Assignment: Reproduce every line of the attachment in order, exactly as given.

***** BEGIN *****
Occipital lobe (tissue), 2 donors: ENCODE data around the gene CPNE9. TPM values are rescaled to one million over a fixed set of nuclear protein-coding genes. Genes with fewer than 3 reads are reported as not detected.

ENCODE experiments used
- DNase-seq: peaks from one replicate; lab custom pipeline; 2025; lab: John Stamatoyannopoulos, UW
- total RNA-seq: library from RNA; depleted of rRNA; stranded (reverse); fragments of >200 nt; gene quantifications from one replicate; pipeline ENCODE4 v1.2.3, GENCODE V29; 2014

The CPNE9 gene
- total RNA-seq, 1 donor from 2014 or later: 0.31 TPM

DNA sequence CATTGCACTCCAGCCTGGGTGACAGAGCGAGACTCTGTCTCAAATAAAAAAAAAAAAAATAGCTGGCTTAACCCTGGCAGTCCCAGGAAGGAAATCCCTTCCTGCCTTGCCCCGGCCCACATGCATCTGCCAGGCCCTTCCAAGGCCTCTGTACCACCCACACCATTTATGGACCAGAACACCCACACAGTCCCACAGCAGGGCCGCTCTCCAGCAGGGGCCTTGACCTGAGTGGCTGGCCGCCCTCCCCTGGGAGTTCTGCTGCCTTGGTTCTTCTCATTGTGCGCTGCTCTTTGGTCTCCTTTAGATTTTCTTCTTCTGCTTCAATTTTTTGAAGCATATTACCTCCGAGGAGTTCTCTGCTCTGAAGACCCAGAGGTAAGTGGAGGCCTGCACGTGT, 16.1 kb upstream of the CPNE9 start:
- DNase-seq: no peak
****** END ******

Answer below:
Occipital lobe (tissue), 2 donors: ENCODE data around the gene CPNE9. TPM values are rescaled to one million over a fixed set of nuclear protein-coding genes. Genes with fewer than 3 reads are reported as not detected.

ENCODE experiments used
- DNase-seq: peaks from one replicate; lab custom pipeline; 2025; lab: John Stamatoyannopoulos, UW
- total RNA-seq: library from RNA; depleted of rRNA; stranded (reverse); fragments of >200 nt; gene quantifications from one replicate; pipeline ENCODE4 v1.2.3, GENCODE V29; 2014

The CPNE9 gene
- total RNA-seq, 1 donor from 2014 or later: 0.31 TPM

DNA sequence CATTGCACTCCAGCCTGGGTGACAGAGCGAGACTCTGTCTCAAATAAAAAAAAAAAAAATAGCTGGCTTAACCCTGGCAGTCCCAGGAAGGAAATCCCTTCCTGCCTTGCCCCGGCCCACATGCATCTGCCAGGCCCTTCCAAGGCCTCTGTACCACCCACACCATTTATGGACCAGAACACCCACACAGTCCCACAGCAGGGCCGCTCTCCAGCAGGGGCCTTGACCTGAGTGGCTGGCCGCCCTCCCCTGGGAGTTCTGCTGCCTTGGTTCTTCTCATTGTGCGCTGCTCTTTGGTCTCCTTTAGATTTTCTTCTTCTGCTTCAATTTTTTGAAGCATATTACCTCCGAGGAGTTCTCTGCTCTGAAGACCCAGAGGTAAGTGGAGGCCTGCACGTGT, 16.1 kb upstream of the CPNE9 start:
- DNase-seq: no peak